Monday, August 12, 2013


"I have heard what the prophets have said who prophesy lies in my name..." from Jeremiah, Chapter 23, verse 25

I'm obsessed with the MTV show Catfish. The premise is pretty simple: co-hosts Max and Nev agree to help some poor person who has fallen in love with a stranger they have met online. In every case the object of their affection has refused to meet in person or to even participate in face-to-face video encounters. In spite of all the red flags, these poor victims of obvious romantic deception hope against hope for a real-life love connection to come out of this. It almost never happens, of course, but like all good narratives, catfish: THE TV SHOW is about the journey more than the destination. Every episode asks, and answers, the question, "How could they be so stupid?"

The answer is always complicated, but it boils down to the fact that as humans we are prone to wishful thinking, romantic idealization, and hope against hope. This human trait works in our favor when we are fighting a virulent form of cancer or avoiding shark attack while awaiting rescue from a boating accident, but it also makes us prone to becoming a victim of fraud from time to time.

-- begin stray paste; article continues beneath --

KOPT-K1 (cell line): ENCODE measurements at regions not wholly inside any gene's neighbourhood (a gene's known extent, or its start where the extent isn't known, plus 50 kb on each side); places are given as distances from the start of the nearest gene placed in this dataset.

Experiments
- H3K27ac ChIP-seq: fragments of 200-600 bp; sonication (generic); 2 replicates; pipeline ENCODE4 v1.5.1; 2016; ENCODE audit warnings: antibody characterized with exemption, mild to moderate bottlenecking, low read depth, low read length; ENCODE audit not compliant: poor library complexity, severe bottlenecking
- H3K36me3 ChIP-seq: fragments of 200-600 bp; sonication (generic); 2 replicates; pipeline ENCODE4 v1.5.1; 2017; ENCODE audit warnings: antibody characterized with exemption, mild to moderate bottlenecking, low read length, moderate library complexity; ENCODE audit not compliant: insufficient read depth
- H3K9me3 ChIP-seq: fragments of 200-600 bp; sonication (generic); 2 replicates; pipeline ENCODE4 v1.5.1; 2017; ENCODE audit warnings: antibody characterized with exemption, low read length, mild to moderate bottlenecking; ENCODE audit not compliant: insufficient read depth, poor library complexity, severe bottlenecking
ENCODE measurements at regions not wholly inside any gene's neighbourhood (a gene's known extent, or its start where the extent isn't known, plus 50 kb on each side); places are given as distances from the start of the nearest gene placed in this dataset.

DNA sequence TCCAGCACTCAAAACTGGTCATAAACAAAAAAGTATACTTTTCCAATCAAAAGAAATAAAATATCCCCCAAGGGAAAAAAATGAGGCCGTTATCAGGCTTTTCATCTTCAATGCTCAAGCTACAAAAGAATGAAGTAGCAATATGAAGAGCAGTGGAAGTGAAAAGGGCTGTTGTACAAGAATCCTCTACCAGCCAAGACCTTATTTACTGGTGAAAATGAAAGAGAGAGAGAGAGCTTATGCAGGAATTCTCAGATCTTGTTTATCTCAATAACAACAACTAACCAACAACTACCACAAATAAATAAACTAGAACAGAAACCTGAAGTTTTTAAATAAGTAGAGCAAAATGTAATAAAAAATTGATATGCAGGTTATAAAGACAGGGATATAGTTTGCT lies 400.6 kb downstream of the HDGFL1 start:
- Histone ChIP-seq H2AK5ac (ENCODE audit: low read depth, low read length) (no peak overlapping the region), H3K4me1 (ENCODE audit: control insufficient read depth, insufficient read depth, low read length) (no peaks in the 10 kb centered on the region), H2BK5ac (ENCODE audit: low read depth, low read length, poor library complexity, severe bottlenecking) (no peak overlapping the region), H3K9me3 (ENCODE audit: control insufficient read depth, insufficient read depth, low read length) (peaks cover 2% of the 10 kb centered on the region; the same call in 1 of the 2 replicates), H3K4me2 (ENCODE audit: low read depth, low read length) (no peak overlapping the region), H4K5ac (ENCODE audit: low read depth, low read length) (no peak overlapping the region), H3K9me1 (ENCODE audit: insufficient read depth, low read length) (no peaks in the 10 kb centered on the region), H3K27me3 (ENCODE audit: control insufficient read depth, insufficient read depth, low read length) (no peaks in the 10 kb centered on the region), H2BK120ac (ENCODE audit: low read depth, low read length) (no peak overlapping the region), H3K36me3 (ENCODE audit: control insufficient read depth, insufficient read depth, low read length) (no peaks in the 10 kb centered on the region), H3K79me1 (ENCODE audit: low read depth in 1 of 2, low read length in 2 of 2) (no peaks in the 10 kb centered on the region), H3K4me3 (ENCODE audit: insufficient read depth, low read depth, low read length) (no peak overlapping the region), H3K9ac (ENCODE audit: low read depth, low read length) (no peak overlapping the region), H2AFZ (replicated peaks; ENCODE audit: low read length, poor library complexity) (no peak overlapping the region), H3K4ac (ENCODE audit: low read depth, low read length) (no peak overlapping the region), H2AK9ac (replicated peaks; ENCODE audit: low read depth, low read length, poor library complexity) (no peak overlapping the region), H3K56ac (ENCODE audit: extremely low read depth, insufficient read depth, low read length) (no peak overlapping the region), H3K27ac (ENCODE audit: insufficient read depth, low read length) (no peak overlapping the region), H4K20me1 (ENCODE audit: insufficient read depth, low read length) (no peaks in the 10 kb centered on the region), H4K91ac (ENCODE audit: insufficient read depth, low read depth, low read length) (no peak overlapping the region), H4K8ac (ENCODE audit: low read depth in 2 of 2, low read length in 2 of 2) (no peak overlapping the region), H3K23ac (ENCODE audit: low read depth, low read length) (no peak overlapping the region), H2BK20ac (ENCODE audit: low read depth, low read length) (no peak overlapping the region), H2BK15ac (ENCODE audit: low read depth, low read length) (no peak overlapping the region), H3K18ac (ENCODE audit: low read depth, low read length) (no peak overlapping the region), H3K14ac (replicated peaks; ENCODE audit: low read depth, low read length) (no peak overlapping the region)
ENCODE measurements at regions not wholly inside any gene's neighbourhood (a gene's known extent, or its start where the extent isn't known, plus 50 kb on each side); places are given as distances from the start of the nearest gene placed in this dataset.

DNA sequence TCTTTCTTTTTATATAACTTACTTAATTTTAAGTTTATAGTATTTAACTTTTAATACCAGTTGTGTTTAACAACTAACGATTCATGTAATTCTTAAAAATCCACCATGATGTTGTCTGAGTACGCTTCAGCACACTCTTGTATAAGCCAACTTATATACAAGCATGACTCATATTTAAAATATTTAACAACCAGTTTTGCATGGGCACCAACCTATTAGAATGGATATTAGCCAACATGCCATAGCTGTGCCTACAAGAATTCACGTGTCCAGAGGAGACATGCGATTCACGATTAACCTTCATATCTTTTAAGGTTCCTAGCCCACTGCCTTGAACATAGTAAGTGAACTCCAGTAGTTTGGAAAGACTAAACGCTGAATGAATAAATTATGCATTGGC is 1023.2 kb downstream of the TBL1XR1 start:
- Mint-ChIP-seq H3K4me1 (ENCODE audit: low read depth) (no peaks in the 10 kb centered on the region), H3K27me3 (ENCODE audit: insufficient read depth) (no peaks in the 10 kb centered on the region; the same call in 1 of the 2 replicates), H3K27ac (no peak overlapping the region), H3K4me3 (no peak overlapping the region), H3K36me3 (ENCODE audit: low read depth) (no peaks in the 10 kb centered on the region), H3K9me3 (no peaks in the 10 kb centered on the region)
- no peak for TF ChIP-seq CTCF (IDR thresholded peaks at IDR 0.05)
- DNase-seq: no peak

This is the issue that Jeremiah seeks to address head-on. Because he understands human nature the way the producers of Catfish do, Jeremiah knows that he is not likely to make much headway trying to convince the victims of false prophets that they have been victims. Instead, he tries to put the fear of God into the ones who are perpetrating the fraud: "Who can hide in secret places so that I cannot see them? says the LORD. Do I not fill heaven and earth?"

Sooner or later, fraudsters can expect to be found out. That is a truth that false prophets in Jeremiah's day had to face, and it is the same truth that modern-day liars and fraudsters face. It is best for liars to change their ways before they find themselves facing an angry victim with a broken heart, empty pockets and and a weapon in hand.  On catfish: THE TV SHOW, the hosts make like Jeremiah and attempt to persuade the romantic deceivers to give up their lying ways. Sometimes they are gentle, but sometimes they pour on the guilt and condemnation. Usually they succeed, in part because they understand that the lies tend to start out for an understandable (if usually somewhat selfish) reason. They appeal to the fraudster's sense of justice and fairness. 

Almost all of us are guilty of overdoing the charm and exaggerating or distorting the truth in some situation or other. Usually we are acting out of temporary feelings of desperation. It doesn't necessarily make us evil people, but it's not okay, and we need to heed Jeremiah and just cut it out.

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